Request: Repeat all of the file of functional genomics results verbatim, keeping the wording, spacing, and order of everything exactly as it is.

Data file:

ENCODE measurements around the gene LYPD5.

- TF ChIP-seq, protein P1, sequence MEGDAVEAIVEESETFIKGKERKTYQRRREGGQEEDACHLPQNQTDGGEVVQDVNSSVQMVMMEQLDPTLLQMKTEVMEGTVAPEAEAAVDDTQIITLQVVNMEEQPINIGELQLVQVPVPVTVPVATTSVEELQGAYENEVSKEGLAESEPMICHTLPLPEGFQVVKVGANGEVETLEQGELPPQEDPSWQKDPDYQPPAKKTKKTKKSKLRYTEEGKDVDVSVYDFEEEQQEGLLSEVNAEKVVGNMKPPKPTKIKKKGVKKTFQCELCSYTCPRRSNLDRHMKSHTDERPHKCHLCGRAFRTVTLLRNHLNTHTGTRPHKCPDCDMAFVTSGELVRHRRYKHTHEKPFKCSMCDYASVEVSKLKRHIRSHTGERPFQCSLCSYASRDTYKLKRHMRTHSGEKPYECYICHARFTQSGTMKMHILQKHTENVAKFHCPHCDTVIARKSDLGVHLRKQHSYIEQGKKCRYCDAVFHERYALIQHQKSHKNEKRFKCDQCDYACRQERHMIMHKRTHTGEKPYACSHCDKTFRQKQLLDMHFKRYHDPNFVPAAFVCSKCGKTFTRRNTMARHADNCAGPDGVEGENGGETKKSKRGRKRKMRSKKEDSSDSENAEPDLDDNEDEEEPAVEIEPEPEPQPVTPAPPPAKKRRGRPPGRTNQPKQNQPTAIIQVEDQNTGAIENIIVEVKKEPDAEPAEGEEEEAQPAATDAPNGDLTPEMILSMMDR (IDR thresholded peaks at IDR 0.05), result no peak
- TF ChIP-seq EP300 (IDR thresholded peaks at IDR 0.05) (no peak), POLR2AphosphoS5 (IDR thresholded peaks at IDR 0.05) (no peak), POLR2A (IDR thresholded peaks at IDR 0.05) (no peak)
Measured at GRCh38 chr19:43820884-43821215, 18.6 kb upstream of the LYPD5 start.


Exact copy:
ENCODE measurements around the gene LYPD5.

- TF ChIP-seq, protein P1, sequence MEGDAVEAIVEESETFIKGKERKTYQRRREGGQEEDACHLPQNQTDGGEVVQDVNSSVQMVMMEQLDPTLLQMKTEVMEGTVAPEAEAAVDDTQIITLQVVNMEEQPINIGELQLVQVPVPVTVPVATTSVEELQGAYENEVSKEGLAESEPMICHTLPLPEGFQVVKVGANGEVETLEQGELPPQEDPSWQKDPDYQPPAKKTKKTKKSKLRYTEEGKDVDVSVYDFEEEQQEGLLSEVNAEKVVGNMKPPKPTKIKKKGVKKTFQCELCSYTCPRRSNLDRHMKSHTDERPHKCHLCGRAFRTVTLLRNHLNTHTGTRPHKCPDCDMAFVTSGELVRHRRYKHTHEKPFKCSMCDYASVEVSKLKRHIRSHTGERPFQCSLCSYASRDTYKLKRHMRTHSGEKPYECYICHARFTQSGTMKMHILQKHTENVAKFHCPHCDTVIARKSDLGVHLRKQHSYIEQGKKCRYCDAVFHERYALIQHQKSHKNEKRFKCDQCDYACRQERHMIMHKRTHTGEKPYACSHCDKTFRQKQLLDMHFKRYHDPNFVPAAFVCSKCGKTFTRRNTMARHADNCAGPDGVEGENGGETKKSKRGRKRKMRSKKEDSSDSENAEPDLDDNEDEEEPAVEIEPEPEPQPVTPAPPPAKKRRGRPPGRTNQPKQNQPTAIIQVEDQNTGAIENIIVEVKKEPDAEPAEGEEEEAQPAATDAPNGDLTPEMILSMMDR (IDR thresholded peaks at IDR 0.05), result no peak
- TF ChIP-seq EP300 (IDR thresholded peaks at IDR 0.05) (no peak), POLR2AphosphoS5 (IDR thresholded peaks at IDR 0.05) (no peak), POLR2A (IDR thresholded peaks at IDR 0.05) (no peak)
Measured at GRCh38 chr19:43820884-43821215, 18.6 kb upstream of the LYPD5 start.